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At what age do you start warning your child about "bad" things?

3 answers
1 month ago
so... we went to a water park last week and my almost 3 year old daughter set her flip flops under our chairs along with ours. Someone stole them. Now... if they had taken mine or my husband's... no sweat. Yeah, I would have bitched the whole way to the car that my feet hurt but I wouldn't have really cared all that much as I know that there are jerks out there who do jerk things like this. But... they stole a child's shoes, a child who doesn't understand that there are jerks in the world that don't care that the owner of those shoes had to be carried to the car crying about losing her new flip flops. I found myself stewing about this the entire way home. I was more upset that this jerk taught my little sweetheart that there are people like this. What do you say to a little child when you want to shelter them from things like this? I ended up buying the same flip flops and giving them to her and told her I found them... is this bad? or should I just open her eyes to the horrible world now? Is it wrong that I just don't want to show her that there are bad people out there yet? I love the carefree trusting innocence she has. I'm torn... I feel I need to warn her to protect her from REALLY bad things but to also the need to protect this innocence from changing.

answers (3)

1 month ago
is it possible that another 2 or 3 year old, toddled over, saw the adorable flip-flops and without permission took them. The parent might have had their back turned for just a moment, and didn't know where to return them. It is possible just as the bad person without a conscious stealing from a child scenario is possible. This is a perfect opportunity to teach your child about making choices and the outcome of good choices, bad choices and other options for choices. What else could this child have done instead of taking your shoes? How do you feel about your shoes disappearing? This is a perfect opportunity to start a dialogue with your child about decisions and outcomes. Because it was her flip-flops that were taken, she will remember the discussion for long time. Sue Rumack, Parent-The-Parent coach http://www.pulseofawakening.com/parent-the-parent.html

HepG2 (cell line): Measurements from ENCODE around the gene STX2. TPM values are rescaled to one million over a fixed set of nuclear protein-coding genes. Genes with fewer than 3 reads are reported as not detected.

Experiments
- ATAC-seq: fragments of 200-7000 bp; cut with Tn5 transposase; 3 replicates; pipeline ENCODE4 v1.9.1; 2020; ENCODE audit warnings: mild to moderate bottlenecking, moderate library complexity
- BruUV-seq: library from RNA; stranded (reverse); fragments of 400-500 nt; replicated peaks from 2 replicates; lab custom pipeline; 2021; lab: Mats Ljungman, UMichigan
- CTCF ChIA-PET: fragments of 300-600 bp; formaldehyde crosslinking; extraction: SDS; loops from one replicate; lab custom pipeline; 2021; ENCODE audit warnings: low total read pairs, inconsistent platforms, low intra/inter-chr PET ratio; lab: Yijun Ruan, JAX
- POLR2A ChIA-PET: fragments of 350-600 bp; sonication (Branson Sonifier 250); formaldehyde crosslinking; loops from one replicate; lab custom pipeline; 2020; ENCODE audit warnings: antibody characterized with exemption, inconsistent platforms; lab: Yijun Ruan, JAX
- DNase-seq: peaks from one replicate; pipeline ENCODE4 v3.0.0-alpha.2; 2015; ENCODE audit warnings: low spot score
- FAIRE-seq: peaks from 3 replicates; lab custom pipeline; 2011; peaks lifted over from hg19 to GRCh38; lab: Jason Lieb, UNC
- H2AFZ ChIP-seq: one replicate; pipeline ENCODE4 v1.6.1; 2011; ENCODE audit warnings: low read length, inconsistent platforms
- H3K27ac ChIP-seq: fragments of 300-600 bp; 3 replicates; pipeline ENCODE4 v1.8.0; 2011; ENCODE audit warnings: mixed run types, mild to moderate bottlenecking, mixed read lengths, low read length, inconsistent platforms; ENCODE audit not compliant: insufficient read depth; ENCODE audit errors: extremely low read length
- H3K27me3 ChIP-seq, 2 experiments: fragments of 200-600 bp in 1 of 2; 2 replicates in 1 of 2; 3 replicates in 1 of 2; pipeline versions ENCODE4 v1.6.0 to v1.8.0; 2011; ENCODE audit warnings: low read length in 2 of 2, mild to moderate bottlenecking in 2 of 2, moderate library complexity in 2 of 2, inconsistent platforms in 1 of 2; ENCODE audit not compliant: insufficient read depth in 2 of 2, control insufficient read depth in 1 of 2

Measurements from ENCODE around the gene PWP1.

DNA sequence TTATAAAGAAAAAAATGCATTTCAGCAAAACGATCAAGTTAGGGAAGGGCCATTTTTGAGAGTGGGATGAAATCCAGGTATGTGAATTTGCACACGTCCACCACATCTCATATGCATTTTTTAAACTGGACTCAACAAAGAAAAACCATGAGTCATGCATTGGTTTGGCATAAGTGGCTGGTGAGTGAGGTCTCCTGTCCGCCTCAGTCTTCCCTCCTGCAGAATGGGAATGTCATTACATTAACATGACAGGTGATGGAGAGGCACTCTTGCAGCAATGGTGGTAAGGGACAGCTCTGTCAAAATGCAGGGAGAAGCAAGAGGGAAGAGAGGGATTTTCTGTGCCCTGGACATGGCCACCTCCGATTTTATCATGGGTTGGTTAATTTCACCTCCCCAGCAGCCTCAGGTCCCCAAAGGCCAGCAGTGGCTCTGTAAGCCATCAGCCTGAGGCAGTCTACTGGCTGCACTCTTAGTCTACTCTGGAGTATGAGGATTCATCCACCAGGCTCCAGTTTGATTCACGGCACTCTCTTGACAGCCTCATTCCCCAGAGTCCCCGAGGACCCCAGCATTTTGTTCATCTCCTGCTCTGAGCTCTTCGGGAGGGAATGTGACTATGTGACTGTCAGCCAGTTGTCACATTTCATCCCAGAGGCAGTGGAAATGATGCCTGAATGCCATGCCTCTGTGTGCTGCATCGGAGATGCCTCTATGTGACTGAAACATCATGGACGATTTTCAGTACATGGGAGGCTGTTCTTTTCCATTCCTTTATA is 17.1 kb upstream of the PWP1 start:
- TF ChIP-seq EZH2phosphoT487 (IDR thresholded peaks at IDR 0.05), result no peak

1 month ago
Good question... Little ones, 5 years old, don't actually know the difference between their reality and a lie. They will say what they feel as if it is true. A child sharing that the new step dad said Mommy doesn't love her is sharing her fear because to her that is her reality. This needs to be shared with Mom so that all three parents can reassure your child. If step-dad actually did say this, then Mom needs to know. Your child has gone through many transitions at an early age. She is voicing her insecurity and needs reassurance from everyone NOT punishment. Punishment will shut down her trust for those who punish her and reinforce that adults are not safe. This is an important time her development and yours. Well done for asking for support. Sue Rumack, Parent-the-Parent coach, http://www.pulseofawakening.com/parent-the-parent.html
1 month ago
Good question... Little ones, 5 years old, don't actually know the difference between their reality and a lie. They will say what they feel as if it is true. A child sharing that the new step dad said Mommy doesn't love her is sharing her fear because to her that is her reality. This needs to be shared with Mom so that all three parents can reassure your child. If step-dad actually did say this, then Mom needs to know. Your child has gone through many transitions at an early age. She is voicing her insecurity and needs reassurance from everyone NOT punishment. Punishment will shut down her trust for those who punish her and reinforce that adults are not safe. This is an important time in her development and yours. Well done for asking for support. Sue Rumack, Parent-the-Parent coach, http://www.pulseofawakening.com/parent-the-parent.html

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